July 3, 2012
The Church Polity Committee of the 220th General Assembly of the Presbyterian Church (U.S.A.) maintained what many of its commissioners called the “flexibility” of the Form of Government.
The committee rejected a series of overtures that could have had the impact of making some sections of the Book of Order more precise, but commissioner Tara Brown (Indian Nations Presbytery) said changes seemed to interfere with flexibility. “We have the flexibility to do what we do best. Let’s get back to letting a congregation do what it feels is best,” she said.
The current Form of Government was approved by the 219th General Assembly (2010) and ratified by a majority of the PC(USA) presbyteries a year ago.
Overall, the committee sought to avoid restrictions on congregations while at the same time accepting overtures that, according to the Advisory Committee on the Constitution, “provided helpful improvement to the language.”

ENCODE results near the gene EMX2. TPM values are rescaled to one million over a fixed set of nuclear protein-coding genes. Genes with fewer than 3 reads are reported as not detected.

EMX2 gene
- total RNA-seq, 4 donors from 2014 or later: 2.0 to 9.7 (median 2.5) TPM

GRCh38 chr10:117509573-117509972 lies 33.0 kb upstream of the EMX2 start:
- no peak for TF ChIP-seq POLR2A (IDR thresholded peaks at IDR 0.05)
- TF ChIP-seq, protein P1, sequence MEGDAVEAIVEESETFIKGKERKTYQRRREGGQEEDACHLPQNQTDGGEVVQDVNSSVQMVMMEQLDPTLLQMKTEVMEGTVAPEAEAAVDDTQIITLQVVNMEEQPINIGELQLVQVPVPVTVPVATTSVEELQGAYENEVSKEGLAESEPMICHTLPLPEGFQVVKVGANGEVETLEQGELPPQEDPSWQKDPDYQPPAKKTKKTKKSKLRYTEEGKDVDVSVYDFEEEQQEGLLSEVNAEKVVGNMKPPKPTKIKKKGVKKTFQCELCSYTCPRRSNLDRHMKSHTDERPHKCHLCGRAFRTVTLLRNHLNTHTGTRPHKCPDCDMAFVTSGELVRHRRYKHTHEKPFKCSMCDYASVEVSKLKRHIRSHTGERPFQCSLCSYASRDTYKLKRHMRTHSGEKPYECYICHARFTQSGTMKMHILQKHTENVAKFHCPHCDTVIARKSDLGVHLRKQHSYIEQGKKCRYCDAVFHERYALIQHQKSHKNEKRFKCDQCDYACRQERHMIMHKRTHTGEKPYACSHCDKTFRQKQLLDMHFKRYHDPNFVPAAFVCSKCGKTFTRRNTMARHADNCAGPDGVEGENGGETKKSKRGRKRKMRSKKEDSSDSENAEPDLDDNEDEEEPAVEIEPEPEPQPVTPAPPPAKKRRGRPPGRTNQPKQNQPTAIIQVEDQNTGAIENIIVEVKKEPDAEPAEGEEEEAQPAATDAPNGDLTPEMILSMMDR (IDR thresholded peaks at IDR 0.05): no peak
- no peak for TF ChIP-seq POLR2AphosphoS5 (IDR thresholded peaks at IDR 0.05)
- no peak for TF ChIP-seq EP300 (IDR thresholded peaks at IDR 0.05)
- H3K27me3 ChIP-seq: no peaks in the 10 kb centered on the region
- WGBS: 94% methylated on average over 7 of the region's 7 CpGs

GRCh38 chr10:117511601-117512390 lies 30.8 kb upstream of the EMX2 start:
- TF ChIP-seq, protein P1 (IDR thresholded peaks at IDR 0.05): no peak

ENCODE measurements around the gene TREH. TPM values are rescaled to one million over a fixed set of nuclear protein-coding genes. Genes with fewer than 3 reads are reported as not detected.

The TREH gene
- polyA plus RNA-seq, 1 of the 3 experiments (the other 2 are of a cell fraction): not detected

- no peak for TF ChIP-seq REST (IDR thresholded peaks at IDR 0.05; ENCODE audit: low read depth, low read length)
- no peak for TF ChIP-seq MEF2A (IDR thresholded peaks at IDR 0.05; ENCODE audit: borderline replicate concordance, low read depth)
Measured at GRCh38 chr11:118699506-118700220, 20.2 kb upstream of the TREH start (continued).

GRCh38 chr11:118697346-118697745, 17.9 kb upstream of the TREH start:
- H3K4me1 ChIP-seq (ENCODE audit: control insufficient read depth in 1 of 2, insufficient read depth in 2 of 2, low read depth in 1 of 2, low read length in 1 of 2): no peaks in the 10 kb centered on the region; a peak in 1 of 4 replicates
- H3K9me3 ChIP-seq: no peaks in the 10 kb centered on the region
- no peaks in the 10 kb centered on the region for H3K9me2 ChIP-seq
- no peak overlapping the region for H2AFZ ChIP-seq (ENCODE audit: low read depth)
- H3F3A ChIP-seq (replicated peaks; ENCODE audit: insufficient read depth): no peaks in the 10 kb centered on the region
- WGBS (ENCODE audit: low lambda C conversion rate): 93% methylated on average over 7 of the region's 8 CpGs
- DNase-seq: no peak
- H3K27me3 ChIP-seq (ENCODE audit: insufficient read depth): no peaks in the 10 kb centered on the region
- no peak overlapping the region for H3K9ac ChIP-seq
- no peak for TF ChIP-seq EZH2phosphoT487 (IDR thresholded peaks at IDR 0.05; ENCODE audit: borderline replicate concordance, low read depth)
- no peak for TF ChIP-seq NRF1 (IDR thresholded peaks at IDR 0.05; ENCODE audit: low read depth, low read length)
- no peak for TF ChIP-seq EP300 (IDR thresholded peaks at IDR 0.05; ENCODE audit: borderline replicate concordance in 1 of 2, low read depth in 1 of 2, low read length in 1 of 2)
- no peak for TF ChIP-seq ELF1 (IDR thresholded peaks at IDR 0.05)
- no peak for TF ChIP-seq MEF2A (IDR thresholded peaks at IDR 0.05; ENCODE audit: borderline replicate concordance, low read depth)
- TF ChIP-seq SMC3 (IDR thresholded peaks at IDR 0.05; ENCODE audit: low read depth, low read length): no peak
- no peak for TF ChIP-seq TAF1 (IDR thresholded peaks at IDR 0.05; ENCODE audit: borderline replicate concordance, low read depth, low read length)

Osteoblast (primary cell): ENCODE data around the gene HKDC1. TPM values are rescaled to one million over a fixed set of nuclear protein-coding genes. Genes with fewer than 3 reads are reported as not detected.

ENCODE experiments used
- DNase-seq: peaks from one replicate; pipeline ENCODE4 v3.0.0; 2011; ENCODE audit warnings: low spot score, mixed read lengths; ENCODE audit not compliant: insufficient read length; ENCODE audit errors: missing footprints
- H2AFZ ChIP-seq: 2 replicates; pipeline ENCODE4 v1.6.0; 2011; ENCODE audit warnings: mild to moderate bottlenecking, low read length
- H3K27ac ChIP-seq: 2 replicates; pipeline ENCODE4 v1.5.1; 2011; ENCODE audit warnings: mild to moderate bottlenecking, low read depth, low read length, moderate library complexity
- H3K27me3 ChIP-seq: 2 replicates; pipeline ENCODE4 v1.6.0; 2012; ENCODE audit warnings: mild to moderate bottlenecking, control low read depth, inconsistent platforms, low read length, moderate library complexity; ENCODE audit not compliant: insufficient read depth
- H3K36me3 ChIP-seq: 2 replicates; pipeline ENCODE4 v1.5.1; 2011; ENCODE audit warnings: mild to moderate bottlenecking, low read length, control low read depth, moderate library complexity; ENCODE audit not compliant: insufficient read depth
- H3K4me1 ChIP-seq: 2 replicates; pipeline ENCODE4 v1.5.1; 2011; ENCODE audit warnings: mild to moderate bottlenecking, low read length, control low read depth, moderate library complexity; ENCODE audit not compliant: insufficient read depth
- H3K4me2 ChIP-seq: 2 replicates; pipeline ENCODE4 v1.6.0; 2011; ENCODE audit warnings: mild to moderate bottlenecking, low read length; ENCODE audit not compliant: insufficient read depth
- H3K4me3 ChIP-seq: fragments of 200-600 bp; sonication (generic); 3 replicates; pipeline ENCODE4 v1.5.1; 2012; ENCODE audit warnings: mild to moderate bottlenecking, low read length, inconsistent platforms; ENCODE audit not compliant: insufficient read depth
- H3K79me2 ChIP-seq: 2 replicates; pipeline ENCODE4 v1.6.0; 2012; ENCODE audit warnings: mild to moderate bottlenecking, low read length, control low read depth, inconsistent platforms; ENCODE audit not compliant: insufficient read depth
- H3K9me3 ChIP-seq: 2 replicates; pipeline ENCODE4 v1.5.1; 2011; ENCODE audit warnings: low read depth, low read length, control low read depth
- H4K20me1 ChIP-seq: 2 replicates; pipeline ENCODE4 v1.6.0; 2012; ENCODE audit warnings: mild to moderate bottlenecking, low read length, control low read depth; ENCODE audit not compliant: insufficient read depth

The committee rejected most elements of an overture from Plains and Peaks Presbytery that would have restored language from the previous Book of Order that defined requirements for the election of congregational nominating committees and permissible corporate business at congregational meetings.
However, the committee modified and then approved a section of the overture that grants congregations the authority to approve “a plan for the creation of a joint congregational witness, or amending or dissolving the joint congregational witness.”
The committee overwhelmingly rejected an overture that would have placed requirements on how ruling elders are named to nominating committees. In rejecting the overture, the committee commented, “With the knowledge that each congregation is empowered to do its own work, we encourage each congregation to determine its own best practice.”
The committee also rejected overtures that would have modified the role and status of the congregation, would have modified the language in the foundations section of the Book of Order and would have modified language related to diversity in several locations within the Book of Order.
The overtures regarding diversity sought to eliminate or modify the list of protected groups within the PC(USA)’s non-discrimination policy, providing broader definitions or removing specific group identification.